The cost of rural crime rose to £800,000 in Cumbria during 2019 as criminal gangs targeted farm machinery and livestock, according to figures released this week by rural insurer NFU Mutual.
The county figure was up by 10.1 per cent from the previous year, mirroring the national situation. Rural crime across the UK was at its highest level for eight years, with the total cost being £54.3 million — up by almost nine per cent.
Nationally, the rural crime rate rise is being driven by organised criminal gangs targeting high value tractors, quad bikes and livestock.
The biggest increase of 44.1 per cent was seen in Scotland, although its rural crime cost remains below the UK average.
The lowest regional increase was in North East England, up by 0.4 per cent, while the North West as a whole saw a 3.5 per cent rise.
There was an increase of nearly 25 per cent to £9.3 million in the value of agricultural vehicles stolen in the UK. Within that, quad bike and ATV theft rose by 21 per cent to £3.1 million.
Demand from overseas for expensive farm machinery is fuelling the rise. In one joint operation between NFU Mutual and the National Vehicle Crime Intelligence Service, five vehicles worth a total of more than £100,000 were recovered from Poland.
Livestock theft also increased in 2019, with the UK cost going up by nine per cent to £3 million. Well organised gangs taking large numbers of sheep, which are thought to enter the food chain illegally, are driving the increase.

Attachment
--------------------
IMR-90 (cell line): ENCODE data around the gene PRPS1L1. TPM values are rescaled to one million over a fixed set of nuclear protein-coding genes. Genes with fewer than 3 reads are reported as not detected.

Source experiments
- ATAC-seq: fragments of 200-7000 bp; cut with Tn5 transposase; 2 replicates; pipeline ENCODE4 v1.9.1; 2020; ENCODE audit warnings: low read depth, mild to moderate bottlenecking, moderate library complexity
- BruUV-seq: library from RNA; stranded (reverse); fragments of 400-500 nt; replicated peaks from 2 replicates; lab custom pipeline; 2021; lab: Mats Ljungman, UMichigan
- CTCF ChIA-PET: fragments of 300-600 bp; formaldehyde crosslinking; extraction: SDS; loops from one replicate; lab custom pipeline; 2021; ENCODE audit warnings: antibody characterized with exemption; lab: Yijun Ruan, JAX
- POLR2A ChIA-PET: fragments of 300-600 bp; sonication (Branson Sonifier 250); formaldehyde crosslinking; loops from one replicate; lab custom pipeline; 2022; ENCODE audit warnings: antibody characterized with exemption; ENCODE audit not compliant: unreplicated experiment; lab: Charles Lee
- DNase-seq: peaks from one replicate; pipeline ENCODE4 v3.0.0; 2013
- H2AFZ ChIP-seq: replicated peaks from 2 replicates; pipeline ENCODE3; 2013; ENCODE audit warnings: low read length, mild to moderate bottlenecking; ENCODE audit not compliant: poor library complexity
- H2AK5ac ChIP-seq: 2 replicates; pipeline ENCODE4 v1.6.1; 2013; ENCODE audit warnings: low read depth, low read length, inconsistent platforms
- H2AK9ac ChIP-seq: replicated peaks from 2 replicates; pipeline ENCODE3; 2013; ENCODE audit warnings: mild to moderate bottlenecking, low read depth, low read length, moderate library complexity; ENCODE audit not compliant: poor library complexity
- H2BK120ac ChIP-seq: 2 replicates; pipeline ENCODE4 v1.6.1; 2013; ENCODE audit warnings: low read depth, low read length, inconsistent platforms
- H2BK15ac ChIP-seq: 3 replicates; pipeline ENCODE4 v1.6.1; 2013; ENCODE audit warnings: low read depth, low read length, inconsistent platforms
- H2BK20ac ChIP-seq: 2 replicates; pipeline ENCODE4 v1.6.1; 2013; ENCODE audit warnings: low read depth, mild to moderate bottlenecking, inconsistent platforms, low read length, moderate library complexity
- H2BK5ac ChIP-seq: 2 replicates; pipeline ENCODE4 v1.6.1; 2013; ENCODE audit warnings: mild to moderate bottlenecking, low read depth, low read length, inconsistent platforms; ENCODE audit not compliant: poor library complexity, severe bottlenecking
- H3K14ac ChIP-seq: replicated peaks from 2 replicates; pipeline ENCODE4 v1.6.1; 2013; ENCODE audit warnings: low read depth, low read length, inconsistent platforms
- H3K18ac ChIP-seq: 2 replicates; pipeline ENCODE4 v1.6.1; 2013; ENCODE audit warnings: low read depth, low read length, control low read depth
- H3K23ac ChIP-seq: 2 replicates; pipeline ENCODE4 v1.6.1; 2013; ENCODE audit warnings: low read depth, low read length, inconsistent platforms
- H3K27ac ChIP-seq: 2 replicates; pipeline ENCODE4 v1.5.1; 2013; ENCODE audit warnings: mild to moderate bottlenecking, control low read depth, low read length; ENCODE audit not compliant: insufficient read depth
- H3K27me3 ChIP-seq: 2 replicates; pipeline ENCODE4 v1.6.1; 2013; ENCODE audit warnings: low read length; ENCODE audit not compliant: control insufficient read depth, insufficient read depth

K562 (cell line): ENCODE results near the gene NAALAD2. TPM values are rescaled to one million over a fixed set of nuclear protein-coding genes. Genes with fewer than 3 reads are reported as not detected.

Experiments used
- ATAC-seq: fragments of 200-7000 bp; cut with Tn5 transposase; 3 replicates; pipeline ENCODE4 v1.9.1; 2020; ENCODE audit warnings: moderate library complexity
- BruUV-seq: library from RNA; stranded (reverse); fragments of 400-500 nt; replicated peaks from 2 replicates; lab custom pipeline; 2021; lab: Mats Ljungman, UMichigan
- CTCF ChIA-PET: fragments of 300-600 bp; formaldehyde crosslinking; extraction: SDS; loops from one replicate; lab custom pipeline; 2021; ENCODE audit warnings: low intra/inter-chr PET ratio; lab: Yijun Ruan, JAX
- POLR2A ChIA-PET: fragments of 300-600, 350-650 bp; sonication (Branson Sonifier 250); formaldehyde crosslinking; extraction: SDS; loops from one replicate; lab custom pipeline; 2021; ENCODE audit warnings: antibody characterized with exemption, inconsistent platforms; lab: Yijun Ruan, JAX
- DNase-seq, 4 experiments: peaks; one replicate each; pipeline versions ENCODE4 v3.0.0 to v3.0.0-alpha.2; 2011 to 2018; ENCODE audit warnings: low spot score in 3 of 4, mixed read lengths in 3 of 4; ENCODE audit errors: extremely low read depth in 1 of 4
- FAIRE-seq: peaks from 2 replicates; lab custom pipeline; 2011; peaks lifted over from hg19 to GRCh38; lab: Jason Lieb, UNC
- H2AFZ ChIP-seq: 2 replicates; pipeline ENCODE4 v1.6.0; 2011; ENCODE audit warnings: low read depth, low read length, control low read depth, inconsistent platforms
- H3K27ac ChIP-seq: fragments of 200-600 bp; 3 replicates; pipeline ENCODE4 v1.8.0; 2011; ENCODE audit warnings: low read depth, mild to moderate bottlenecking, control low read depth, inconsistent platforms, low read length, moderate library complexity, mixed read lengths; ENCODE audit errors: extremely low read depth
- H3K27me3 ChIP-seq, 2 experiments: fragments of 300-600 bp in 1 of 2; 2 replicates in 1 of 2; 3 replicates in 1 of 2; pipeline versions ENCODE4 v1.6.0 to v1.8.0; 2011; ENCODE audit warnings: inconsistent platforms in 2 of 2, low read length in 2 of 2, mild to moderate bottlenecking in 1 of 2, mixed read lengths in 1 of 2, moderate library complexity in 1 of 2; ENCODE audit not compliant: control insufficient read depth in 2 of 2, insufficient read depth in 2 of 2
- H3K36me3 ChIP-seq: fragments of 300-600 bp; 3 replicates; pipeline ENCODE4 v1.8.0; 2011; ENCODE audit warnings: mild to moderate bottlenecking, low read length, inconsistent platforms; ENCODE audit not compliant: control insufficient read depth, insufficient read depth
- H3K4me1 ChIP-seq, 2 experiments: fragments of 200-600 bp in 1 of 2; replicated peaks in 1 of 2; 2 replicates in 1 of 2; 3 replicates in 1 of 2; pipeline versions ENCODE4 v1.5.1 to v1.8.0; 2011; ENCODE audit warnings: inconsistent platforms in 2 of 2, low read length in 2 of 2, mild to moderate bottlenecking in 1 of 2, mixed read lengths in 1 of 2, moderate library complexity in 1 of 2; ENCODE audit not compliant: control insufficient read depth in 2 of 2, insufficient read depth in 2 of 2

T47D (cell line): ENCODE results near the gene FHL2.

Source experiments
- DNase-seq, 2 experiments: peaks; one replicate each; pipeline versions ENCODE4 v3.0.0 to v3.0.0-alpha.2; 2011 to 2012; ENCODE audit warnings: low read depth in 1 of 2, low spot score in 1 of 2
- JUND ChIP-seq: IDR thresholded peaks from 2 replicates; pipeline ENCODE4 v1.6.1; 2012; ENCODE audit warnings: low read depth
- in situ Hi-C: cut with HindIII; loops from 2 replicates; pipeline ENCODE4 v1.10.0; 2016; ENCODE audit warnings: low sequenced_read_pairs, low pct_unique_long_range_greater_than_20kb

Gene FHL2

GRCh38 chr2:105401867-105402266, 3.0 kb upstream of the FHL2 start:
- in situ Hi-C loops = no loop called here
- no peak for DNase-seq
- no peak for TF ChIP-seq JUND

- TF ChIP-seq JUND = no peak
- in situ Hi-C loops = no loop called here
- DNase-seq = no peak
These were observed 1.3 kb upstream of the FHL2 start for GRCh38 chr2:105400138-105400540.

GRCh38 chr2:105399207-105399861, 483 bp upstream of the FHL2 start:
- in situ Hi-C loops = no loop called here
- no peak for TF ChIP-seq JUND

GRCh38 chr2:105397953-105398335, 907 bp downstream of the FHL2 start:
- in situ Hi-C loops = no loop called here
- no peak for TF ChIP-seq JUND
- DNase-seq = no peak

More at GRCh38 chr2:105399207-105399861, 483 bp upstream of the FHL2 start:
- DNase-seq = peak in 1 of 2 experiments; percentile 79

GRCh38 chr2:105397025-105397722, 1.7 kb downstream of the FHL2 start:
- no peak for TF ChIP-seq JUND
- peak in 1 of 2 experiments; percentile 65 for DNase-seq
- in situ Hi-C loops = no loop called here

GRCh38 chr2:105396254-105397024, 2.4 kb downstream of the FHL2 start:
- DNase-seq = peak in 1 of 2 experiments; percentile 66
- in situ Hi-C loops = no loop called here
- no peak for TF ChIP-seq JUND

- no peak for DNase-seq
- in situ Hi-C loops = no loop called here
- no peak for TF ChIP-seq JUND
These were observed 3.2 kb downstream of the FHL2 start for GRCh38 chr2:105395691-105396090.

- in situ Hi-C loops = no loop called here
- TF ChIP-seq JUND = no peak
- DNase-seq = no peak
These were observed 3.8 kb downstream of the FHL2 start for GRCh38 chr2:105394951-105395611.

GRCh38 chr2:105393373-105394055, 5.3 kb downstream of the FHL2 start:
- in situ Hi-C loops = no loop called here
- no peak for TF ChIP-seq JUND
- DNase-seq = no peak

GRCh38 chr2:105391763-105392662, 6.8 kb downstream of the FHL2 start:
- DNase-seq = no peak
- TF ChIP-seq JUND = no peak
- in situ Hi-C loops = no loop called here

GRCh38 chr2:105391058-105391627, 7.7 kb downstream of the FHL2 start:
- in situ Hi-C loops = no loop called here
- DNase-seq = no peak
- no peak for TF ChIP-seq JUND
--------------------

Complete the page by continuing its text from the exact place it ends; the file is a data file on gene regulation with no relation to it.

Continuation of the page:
Farmers continued to be affected by rustling during the pandemic, with initial figures suggesting an increase of nearly 15 per cent year on year in April.
A Cumbrian farming couple whose community has been plagued by repeated ATV and trials bike thefts, tool shed break-ins and house burglaries over the last two years are Matthew Waller and his partner Joanne Richardson, who farm sheep and beef cattle on the edge of the Lake District.
Matthew says he and his neighbours have been victims of a spate of more than 30 quad thefts. Two years ago, Matthew’s own quad bike — a Honda worth about £2,500 — was stolen from his farm, along with his industrial pressure washer and tools.
A few weeks after the theft, Matthew spotted his quad advertised for sale near Wigan.
He was very disappointed that, despite having all the details of the seller, police said they were unable to take action to recover his quad. Matthew beefed up security, fitting CCTV cameras and high security locks to farm buildings and the workshop.
“When we had the quad stolen it affected us as a family as it was an invasion of our privacy and we feel like the farmyard is an extension of our family home,” he said.
“But when the thieves came back again and took over £1,000 of tools from the workshop, we had pictures of them leisurely going up the yard and blatantly trying all the doors on CCTV. That really upset me and my partner.”
Matthew works closely with local Farmwatch groups to get information on suspicious activity and rural crime trends.
This information sharing prevented them being robbed a third time as they were able to identify a vehicle that had been involved in a crime spree in Lancashire that morning and North Yorkshire the week before and send it on its way when it arrived at their property.
Matthew added: “We live right in the corner of Cumbria here, and it seems to be a backwater for policing.
“Some of the officers I have spoken to have been very enthusiastic and keen to help, but they seem to get moved on to new roles before they have had a chance to get to grips with the problems we are facing,”